Even though the company has changed hands several times since it was founded, the management and the management style have not changed. As mentioned earlier, this is in large part due to nepotism throughout upper management. Unlike most company websites, The Snake River Sugar Company (it’s new name) does not offer a link for careers with the company. In other words, if your not related you need not apply. Conclusion The ailing factory at Nyssa was bought in 1997 by a farmers cooperative consisting of local sugar beet growers, most, by going heavily into debt.
Unfortunately, the new owners of the factory, like past owners, kept the same management team, with the same outmoded management style at the factory. It was publicized that the old factory would close for good in 2005 due to a combination of poor sugar prices, poor crop yields, and union demands for wage increases, among others. Even with all its problems it has somehow managed to stay open. I would not want to see it closed since it is the largest employer in what is a very economically depressed area.
I believe in order for this factory to be successful in the future, a complete restructuring needs to take place starting at the top, with new top and middle management. They need people with new and fresh approaches to Human Resource Management, who will put the health and safety of the workers ahead of profit. They also need to down size and streamline their management personnel so there will be less people to procrastinate and pass the buck when something really needs to be done.
The factory has been doing the same things the same way with the same suppliers and buyers for so long, that they have become entrenched in the way they do business, which is costing the factory millions of dollars. For these reasons, a serious cost cutting program needs to be established. I realize that during these hard economic times that raising wages or increasing benefits may not be feasible, however I think that there are many other things that can be done to increase morale and worker satisfaction within the factory.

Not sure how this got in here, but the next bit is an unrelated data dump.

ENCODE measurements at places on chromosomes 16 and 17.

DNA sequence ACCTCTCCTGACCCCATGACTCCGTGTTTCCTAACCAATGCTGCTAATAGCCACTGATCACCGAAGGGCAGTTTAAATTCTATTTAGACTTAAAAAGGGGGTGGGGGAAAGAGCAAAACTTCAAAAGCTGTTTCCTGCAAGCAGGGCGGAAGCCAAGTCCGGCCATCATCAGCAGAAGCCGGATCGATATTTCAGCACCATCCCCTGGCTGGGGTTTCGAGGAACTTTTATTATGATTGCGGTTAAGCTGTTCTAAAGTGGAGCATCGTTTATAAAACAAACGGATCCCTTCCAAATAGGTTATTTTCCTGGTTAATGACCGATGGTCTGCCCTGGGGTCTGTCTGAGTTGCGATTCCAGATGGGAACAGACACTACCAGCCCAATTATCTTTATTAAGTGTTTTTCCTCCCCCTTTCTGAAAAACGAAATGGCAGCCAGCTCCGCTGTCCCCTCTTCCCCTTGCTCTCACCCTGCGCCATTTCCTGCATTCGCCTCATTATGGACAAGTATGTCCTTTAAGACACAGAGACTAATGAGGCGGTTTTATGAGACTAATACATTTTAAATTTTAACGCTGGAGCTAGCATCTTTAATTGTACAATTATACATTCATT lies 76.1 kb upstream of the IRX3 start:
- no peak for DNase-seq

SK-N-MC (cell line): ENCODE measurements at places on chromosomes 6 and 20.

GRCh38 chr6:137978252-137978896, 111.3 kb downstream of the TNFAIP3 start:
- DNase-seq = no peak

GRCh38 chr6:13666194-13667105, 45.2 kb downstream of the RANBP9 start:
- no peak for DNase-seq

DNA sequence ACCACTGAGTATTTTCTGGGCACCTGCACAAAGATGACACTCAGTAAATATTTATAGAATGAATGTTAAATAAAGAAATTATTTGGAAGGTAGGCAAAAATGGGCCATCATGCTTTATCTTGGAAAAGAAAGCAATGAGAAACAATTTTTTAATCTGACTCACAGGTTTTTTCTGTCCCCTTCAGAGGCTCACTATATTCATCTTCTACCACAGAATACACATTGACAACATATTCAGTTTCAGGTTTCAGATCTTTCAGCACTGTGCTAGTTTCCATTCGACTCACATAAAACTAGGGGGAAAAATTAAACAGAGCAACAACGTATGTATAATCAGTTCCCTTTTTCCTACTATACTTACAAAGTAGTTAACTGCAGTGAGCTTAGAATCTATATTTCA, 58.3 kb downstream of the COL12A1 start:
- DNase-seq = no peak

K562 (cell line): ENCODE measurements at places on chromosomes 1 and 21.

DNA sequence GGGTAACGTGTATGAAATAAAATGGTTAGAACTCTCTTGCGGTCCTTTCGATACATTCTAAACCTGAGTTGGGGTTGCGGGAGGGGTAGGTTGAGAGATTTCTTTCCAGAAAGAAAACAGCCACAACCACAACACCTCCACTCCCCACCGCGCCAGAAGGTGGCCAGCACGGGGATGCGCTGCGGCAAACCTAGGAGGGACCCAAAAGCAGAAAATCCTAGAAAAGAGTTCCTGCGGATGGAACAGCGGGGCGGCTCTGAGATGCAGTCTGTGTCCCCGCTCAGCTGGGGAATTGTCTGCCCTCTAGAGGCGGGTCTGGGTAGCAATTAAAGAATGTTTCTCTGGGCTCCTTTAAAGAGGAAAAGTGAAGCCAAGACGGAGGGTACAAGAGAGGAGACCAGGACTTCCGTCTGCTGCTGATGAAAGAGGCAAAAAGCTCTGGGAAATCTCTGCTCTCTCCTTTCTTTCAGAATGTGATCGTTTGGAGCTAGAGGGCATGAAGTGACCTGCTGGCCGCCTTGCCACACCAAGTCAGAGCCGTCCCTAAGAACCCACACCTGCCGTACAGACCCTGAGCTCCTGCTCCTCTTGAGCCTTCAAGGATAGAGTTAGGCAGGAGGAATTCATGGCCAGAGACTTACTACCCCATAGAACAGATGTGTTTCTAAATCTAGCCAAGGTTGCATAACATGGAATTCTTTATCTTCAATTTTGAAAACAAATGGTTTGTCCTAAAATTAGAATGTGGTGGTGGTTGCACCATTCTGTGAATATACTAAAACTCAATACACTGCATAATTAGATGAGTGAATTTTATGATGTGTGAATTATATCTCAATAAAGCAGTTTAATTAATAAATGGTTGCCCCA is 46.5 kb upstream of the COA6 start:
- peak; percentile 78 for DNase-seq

Better lighting and ventilation in certain parts of the factory would be a good start. Newer more reliable and safer equipment and machinery would also contribute to safety, efficiency, and morale. I have discussed my organization and many of the HRM problems, and some of the solutions which might help to solve the problems which face the factory. As to whether or not the old factory will survive, only time will tell. References Ivancevich, J, M. ,(2008) Human resource management: McGraw-Hill, New york, New York
Bachman, J, R. ,(1962) Story of the Amalgamated Sugar Company, 1897-1962. Caxton Printers, Caldwell, Idaho. Duin, S. , (1990-08-10) Article:”The Case of Death? Dont List The Owl” The Oregonian News Paper, Portland, Oregon: pp B05. Coleman, J . ,(1997-04-17)Article:”Nyssa factory Appeals Fines Levied After Workers Death” The Oregonian News Paper, Portland, Oregon: pp E04 Lingham, L. , (2008)Article : Human Resources; Retrieved August 27, 2010. from http://www. allexperts. com